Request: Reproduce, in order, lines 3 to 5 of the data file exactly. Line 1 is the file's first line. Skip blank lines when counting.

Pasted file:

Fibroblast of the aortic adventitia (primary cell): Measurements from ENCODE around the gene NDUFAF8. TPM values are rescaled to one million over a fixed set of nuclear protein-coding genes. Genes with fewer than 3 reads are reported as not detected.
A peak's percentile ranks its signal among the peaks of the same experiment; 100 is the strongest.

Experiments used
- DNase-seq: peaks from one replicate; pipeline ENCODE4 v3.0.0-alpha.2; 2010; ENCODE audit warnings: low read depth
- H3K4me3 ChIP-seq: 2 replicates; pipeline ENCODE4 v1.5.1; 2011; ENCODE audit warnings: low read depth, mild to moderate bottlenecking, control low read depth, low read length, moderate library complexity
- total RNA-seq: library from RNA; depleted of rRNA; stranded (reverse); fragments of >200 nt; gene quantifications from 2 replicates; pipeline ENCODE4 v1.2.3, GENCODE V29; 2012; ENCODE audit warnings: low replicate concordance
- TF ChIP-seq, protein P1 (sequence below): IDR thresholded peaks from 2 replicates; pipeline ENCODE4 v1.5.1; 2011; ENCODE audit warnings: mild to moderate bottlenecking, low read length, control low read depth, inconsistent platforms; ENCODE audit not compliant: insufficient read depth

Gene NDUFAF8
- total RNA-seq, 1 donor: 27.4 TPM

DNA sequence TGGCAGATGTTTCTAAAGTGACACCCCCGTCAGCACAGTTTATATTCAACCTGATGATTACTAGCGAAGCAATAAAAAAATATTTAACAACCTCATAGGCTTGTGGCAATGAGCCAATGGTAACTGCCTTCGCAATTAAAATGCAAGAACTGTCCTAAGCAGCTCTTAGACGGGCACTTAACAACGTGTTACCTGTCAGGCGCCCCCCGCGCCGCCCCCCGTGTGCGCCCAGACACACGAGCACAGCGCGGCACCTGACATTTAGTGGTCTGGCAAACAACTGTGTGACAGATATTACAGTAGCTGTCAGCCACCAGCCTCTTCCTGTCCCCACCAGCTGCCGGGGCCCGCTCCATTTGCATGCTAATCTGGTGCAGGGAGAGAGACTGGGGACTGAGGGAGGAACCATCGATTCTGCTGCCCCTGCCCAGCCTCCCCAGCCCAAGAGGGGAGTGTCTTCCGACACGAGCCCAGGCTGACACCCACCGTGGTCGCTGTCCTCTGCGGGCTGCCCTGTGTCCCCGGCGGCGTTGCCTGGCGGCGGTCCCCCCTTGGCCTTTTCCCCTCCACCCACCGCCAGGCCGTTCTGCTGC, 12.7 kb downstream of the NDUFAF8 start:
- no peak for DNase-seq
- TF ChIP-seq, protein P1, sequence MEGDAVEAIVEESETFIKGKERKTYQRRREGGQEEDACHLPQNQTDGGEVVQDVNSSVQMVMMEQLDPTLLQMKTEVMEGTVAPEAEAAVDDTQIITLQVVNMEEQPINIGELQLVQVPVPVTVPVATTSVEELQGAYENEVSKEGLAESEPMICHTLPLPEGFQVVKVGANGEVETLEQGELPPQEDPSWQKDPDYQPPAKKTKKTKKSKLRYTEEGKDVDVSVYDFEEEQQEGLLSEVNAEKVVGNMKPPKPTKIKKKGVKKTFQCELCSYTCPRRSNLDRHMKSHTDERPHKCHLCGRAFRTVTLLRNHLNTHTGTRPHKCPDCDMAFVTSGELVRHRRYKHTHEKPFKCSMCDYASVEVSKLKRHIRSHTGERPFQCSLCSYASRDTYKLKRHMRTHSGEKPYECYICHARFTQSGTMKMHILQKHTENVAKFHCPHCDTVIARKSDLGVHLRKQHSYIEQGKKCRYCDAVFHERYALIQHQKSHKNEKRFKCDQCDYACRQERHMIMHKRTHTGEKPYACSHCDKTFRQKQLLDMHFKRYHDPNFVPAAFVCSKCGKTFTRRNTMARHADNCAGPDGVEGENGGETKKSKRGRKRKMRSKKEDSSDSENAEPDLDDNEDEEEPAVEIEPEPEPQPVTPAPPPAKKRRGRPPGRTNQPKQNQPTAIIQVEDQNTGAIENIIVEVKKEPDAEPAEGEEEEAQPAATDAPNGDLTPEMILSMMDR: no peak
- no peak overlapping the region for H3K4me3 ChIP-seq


Experiments used
- DNase-seq: peaks from one replicate; pipeline ENCODE4 v3.0.0-alpha.2; 2010; ENCODE audit warnings: low read depth
- H3K4me3 ChIP-seq: 2 replicates; pipeline ENCODE4 v1.5.1; 2011; ENCODE audit warnings: low read depth, mild to moderate bottlenecking, control low read depth, low read length, moderate library complexity